Follow by Email

Wednesday, May 18, 2011

Of orphan girl choirs, Vivaldi, Venice related literature, and Peggy Guggenheim.

Friday, on our way home. We are now in transition, at the airport in Zurich after a 50 minute flight from Venice. On our way in, we took the the bus and then the waterbus. This time, we took a waterbus the entire way, about a 45 minute ride from the stop near our apartment. The waterbus came right into the airport. Despite our nine days in Venice, taking a boat directly to the airport still seemed strange. There we were on the water, with planes landing directly over us.
We had a pleasant last morning at our place, which we needed to vacate at 11am. No need to go anywhere, the apt. was as charming as anywhere else, especially sitting on the balcony. Well, maybe not quite as beautiful as some vistas on the Grand Canal, but beautiful enough. I was reading, on the Kindle, my last electronic present from Loring before this, the delightfully portable netbook I am writing on now. Loring was reading a book on his Kindle, about a guy taking a drive across China, and intermittently reading excerpts from it. Clearly not on the same theme based literature binge as I am. He was also enjoying observing the woman across the canal from us, who apparently kept poking her head out the window every time she heard a boat. Finally a man came by, parked and tied up his boat under her window, let himself in with a key. Boyfriend, Loring concluded.
I have read, or read parts of, four different books with Venice themes since we have been here. The first was a decective novel based in Venice, written by an American woman who has lived in Venice for a long time. This was the first in a series, written about 20 years ago, that now comprises about 20 books with the same character, an amiable Detective Brunetti. For some reason, th e first in the series was not available via Kindle, so I bought a 20 year old paper copy. I have another in the series on the Kindle, and liked the first enough to read another at some point.
Venice themed book #2, which I am still not finished with, and have gone back to now, takes place in the 18th century and involves young women who are orphans that sing in one of the girls choirs that really existed at the time. Vivaldi is a character in the story, and it is partially based on truth. I had tried to find the church/ orphanage at which it takes place in my guidebook, but although many churches are listed there, this wasn’t. Finally, just a couple of days ago, Loring was looking at the schedule at a vaparetto stop, and I wondered over to look at the nearby church, and there, to my delight, was “my” church, the Santa Maria della Pieta! Complete with placque on the side to indicate that Vivaldi had worked with one of the orphan girl choirs there. We wandered all around the building, but couldn’t find a way in. I read later, online, that there are concerts there at times, and a requirement is that at least one piece played must be by Vivaldi. Part of the building is now a preschool, we could hear children’s voices, and that seemed very appropriate.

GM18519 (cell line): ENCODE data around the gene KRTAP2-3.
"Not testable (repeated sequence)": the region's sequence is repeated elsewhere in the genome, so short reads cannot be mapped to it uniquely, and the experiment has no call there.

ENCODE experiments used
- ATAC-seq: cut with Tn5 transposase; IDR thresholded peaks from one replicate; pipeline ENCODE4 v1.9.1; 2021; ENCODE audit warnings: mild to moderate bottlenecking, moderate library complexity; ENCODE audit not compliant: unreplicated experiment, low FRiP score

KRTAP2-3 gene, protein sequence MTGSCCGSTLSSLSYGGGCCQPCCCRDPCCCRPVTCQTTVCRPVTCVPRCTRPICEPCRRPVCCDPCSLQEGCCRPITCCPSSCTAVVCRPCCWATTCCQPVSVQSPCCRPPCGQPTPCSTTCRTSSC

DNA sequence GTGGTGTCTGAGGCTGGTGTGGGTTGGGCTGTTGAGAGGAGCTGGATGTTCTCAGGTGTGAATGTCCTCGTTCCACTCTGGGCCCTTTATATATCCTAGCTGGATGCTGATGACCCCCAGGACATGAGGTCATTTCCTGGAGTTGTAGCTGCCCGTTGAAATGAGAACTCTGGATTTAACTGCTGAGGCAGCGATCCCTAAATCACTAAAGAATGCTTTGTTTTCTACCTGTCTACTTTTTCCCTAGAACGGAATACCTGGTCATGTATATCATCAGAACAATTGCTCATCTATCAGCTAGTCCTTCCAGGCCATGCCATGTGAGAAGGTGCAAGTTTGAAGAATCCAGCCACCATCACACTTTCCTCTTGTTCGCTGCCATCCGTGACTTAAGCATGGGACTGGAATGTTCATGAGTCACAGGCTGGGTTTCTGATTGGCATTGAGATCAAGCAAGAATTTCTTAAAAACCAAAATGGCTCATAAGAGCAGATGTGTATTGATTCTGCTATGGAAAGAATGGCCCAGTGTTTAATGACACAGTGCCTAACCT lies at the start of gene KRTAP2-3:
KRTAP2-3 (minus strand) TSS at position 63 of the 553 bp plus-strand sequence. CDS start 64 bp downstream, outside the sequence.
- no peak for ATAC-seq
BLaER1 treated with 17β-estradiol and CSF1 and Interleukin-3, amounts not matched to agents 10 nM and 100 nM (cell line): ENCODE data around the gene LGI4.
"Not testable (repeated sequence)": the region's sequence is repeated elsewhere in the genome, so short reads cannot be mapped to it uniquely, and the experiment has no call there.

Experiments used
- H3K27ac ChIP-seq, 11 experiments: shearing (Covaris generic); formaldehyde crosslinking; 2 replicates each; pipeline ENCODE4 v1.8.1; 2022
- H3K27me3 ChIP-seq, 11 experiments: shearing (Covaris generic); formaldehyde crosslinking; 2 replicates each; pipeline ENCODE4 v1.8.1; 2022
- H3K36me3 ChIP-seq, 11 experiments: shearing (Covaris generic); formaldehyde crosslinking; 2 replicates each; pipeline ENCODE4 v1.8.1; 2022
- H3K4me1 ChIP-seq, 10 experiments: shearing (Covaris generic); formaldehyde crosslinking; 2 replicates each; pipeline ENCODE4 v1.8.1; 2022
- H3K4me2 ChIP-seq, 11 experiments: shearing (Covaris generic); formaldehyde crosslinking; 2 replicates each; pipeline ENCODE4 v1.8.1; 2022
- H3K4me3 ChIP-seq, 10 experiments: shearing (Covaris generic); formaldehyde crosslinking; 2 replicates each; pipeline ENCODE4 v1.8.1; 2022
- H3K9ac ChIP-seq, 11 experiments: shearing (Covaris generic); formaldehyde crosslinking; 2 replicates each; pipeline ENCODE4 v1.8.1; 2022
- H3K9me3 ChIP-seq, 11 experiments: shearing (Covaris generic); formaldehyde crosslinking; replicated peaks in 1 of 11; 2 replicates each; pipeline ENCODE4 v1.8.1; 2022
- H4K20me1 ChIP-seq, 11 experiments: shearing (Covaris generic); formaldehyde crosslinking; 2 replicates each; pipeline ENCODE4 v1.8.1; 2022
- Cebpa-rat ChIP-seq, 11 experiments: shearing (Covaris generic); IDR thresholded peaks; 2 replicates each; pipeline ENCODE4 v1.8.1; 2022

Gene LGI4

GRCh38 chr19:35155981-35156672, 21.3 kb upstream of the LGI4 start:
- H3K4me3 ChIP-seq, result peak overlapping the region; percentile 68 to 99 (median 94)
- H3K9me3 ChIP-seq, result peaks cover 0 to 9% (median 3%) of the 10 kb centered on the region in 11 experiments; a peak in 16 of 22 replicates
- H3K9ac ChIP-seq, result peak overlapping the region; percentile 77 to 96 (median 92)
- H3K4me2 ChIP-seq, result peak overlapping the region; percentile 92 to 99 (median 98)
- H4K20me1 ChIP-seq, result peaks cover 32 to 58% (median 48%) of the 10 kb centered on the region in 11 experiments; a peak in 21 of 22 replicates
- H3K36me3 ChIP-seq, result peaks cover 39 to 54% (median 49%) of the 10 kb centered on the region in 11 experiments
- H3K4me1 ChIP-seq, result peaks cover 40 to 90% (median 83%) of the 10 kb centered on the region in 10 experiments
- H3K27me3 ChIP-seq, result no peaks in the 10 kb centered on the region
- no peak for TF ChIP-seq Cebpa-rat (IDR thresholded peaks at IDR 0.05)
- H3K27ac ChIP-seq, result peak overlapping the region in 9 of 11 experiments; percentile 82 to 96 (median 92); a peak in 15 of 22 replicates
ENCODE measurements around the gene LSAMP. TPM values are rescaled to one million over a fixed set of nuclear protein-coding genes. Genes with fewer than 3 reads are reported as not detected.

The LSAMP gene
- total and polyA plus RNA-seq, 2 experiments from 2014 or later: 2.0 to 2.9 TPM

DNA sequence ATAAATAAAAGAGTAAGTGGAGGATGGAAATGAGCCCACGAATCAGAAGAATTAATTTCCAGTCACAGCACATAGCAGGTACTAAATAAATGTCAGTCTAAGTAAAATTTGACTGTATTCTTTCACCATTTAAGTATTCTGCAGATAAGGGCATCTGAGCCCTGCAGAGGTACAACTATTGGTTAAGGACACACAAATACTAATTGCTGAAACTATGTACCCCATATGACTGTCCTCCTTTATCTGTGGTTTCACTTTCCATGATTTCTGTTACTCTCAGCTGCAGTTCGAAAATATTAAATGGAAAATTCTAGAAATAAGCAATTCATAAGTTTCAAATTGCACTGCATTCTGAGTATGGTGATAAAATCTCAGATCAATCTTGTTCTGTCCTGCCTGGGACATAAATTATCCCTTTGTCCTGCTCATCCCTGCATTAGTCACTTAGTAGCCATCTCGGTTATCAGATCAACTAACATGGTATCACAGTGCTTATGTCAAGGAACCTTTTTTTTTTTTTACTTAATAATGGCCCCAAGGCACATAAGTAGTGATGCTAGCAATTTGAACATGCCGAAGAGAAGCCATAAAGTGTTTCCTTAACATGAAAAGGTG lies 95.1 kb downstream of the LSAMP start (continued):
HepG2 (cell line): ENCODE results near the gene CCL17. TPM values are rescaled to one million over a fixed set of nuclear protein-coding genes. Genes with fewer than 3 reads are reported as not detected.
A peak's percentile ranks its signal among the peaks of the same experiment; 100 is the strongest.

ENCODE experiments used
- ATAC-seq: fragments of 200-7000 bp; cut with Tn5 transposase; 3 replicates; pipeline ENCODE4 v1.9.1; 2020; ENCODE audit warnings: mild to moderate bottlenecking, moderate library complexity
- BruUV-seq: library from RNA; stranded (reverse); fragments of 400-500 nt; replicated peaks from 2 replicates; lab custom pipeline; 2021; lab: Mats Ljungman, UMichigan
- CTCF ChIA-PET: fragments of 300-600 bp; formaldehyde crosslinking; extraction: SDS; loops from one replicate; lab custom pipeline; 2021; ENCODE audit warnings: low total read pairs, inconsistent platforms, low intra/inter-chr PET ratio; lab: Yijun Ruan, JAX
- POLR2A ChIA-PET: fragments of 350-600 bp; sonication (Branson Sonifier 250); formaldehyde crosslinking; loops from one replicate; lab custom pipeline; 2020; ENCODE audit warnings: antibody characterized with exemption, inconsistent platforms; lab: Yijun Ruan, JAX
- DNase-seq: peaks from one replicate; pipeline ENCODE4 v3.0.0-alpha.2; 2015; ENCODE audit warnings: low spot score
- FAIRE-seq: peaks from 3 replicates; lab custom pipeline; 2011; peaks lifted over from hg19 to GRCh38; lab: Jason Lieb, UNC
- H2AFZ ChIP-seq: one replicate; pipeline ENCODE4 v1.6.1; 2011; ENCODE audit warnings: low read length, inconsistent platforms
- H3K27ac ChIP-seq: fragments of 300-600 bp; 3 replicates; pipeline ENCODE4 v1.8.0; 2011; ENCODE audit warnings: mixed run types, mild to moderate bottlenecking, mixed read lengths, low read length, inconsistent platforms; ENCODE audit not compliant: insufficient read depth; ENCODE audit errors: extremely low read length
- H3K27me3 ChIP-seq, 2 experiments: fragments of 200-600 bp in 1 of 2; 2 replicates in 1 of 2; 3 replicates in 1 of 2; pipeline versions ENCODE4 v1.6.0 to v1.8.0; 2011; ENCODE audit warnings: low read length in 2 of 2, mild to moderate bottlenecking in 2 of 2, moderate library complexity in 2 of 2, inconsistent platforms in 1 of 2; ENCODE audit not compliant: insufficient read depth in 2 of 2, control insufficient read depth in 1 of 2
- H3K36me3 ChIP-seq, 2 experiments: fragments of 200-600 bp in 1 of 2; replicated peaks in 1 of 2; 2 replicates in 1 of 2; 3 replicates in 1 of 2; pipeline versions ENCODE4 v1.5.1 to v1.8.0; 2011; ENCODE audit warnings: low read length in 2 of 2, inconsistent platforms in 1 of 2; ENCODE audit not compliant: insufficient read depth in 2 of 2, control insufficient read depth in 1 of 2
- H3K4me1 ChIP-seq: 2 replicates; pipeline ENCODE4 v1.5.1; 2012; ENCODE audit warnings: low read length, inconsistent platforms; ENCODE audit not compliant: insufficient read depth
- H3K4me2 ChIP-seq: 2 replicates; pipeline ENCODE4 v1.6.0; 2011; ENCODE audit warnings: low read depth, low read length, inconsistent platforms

I only stopped reading that book part way because I wanted to check out the other Venice related books I’d brought. Next was a romantic novel taking place in two time periods, the present and the 1500’s. The theme was an Italian-American woman searching for her roots in Murano, becoming a glass blower and finding a handsome Italian man ,and getting pregnant. It was embarrassingly overwritten, but I was having fun reading particularly good/bad parts out loud to Loring. Interestingly, a small part of the story also involved the orphan girl choir at the church of la Pieta. I did finish it, and we visited Murano while I was in the middle.

But, before finishing the glassblower book, I also started #4, which is called Venice Stories. It is a series of stories focusing on individual characters in present day Venice. According to the review I read, the stories come together, but that hasn’t happened yet. Now I am back to finishing book two, the Vivaldi orphan choir book, which I may finish before we get home.
So, now having summed up my reading material, let me get back to describing more of our adventures.
Yesterday morning, we began with walking to Piazza St. Marco, and going to visit the quite impressive Basilica. It is free to go in, but once you do get inside, there are charges, ranging from 2 to 4 euros each, for various of the areas. We skipped some and visited others, including the small museum, which also lets you out on the balustrade from where you have an impressive view over the plaza. Most beautiful are the incredible stone mosaic floors, and then all the guilded mosaics on the ceiling. You can get quite close to parts of the ceiling when you go upstairs. They truly are magnificent, overwhelming really. Like lots in Venice, well worth braving the crowds to see.
After more walking around the city, we went to the Guggenheim museum yesterday afternoon. This was Peggy Guggenheim’s home until she died in, I think, 1979. She had been collecting an eclectic variety of modern art while she lived there, and opened the museum, in the garden I believe, while she still lived there. Her ashes are buried in the garden, along with those of many of her dogs.

I will continue this at some later point, probably at home, as it's time to board our flight back to Boston. Good thing I am not superstitious, or at least, not about this. Today is Friday the 13th!

1 comment:

past focus said...

nice account of a well-documented trip,you are a seasoned traveller- thanks for the excellent anecdotes